BT’s IPTV service BT (NYSE: BT) Vision has no chance of hitting its target of two to three million subscriptions by December 2010, according to Vision CEO Marc Watson. He admits to FT.com that the target, set by BT CEO Ian Livingstone, won’t be reached “over that time” and says “We have not yet found the best way of explaining what the benefits are to consumers, and what [BT Vision] stands for.”
Vision has 433,000 customers and Watson says one million is a more realistic goal, though doesn’t give a deadline. He reveals the service will, from next year, be available “bundled” in with BT broadband and fixed line phone deals, as Virgin Media (NSDQ: VMED) and BSkyB (NYSE: BSY) TV subscriptions are, although broadband customers are already regularly asked if they’d like the service. Orange France has met with success through its integrated web, TV, phone and mobile deals and has more than 2.2 million customers.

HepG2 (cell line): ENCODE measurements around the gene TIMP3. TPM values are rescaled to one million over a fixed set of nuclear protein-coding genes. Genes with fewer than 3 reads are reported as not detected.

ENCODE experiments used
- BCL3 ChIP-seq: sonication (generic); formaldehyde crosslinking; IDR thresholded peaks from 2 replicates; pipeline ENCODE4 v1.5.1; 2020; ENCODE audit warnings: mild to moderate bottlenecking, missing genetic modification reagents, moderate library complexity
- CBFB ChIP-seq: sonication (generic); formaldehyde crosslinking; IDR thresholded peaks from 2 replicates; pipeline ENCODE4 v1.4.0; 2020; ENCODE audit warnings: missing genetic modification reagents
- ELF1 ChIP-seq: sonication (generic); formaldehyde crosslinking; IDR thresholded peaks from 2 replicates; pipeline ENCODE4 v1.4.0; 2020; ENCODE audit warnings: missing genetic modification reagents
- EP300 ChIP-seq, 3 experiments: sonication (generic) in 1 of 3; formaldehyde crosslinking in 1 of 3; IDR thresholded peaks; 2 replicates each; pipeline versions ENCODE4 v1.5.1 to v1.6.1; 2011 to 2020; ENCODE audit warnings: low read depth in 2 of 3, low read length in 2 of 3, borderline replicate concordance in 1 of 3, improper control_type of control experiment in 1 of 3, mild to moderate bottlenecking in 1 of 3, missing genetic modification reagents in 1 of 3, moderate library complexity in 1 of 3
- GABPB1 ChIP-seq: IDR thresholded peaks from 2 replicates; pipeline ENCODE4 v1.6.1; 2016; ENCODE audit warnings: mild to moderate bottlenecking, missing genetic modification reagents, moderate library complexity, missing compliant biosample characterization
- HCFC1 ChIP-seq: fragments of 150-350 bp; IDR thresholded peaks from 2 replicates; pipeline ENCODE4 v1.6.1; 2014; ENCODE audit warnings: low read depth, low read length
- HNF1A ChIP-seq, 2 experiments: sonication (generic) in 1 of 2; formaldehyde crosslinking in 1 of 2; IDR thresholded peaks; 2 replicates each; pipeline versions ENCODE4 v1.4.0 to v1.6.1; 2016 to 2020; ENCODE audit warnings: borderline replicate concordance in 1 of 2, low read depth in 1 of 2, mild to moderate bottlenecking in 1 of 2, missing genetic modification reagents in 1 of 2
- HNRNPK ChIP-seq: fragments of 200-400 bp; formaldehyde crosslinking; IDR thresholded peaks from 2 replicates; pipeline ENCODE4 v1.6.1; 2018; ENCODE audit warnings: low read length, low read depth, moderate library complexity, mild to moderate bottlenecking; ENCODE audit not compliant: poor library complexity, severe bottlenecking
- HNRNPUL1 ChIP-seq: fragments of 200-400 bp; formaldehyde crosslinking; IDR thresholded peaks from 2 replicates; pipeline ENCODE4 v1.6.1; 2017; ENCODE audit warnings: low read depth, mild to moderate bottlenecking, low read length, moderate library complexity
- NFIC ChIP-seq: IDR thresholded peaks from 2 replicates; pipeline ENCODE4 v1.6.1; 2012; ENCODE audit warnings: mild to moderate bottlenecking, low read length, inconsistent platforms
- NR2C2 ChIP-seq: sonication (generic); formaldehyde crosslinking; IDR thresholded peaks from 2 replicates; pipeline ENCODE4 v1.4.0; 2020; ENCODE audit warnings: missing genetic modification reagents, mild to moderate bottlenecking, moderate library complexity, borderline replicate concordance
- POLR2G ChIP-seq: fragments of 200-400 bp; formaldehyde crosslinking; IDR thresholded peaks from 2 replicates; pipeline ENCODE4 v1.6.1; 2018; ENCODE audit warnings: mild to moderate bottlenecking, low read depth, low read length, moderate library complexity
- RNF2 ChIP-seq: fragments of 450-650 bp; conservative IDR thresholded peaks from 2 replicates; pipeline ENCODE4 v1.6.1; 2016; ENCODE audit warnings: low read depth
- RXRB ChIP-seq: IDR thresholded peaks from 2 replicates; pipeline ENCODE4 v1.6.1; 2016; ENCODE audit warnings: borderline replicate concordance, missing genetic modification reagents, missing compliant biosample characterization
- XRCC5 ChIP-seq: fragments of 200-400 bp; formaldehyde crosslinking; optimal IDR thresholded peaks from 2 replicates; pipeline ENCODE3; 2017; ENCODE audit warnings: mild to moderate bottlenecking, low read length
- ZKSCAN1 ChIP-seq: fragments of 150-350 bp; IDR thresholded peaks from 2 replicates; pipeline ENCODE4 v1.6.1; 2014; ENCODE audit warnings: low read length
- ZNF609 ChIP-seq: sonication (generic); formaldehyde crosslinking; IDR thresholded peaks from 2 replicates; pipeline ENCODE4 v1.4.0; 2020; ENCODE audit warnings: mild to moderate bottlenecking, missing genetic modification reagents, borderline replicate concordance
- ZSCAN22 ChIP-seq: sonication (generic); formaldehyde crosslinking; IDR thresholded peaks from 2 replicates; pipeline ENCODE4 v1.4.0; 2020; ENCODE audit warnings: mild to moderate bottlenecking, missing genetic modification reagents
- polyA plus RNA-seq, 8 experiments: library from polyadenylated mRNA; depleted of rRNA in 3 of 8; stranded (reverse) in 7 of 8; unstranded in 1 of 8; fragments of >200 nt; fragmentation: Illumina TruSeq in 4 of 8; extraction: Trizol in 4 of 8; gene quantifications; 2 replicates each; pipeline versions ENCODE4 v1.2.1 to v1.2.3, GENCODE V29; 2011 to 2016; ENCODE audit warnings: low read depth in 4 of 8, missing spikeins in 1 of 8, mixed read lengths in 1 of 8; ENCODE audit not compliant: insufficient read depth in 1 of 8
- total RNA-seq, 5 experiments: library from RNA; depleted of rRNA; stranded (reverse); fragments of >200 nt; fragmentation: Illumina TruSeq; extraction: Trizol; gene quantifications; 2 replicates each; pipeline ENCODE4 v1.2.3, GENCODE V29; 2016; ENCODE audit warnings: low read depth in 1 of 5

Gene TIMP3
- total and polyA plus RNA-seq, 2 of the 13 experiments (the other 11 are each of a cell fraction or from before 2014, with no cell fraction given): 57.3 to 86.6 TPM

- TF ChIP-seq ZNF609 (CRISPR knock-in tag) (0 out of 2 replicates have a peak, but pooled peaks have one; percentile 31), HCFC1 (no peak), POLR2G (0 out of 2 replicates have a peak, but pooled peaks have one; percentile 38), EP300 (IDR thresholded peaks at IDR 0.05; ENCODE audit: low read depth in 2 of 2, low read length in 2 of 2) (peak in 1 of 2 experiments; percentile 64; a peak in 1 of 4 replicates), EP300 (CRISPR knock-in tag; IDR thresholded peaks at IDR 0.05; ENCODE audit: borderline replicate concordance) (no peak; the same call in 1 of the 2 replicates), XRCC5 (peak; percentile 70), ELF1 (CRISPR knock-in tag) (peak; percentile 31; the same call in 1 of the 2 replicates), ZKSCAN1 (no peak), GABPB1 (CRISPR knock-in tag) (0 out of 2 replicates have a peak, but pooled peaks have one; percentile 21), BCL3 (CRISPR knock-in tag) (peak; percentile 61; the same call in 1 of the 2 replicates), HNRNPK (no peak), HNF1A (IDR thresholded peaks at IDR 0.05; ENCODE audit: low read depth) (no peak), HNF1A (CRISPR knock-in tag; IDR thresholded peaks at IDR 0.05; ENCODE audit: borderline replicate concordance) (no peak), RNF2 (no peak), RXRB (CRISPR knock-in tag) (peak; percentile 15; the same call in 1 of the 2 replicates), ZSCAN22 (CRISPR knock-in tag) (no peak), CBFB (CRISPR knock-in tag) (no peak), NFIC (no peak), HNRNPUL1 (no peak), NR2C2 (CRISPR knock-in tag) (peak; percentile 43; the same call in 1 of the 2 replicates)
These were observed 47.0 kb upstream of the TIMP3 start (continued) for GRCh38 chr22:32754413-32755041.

But BT doesn’t think it’s entirely to blame for Vision’s shortcomings: Watson repeats his assertion that not having access to Sky’s premium content is costing it dearly. Ofcom launched a consultation on June, prompted largely by protests from Sky rivals including BT, to investigate whether Sky should lower its subscription fees and offer rivals access to content like live Premier League matches much cheaper than it does now. Unsurprisingly, Sky is strongly resisting any attempts by Ofcom to set its prices for it.
Meanwhile BT’s involvement in the BBC-convened Project Canvas open platform IPTV initiative is going ahead as planned: boxes should be in shops before Christmas 2010 and Watson expects it to cause an upturn in Vision subscriptions. “When you look at the early marketplace, I think a lot of customers will take their box and a service from us because we will subsidise it,” he says.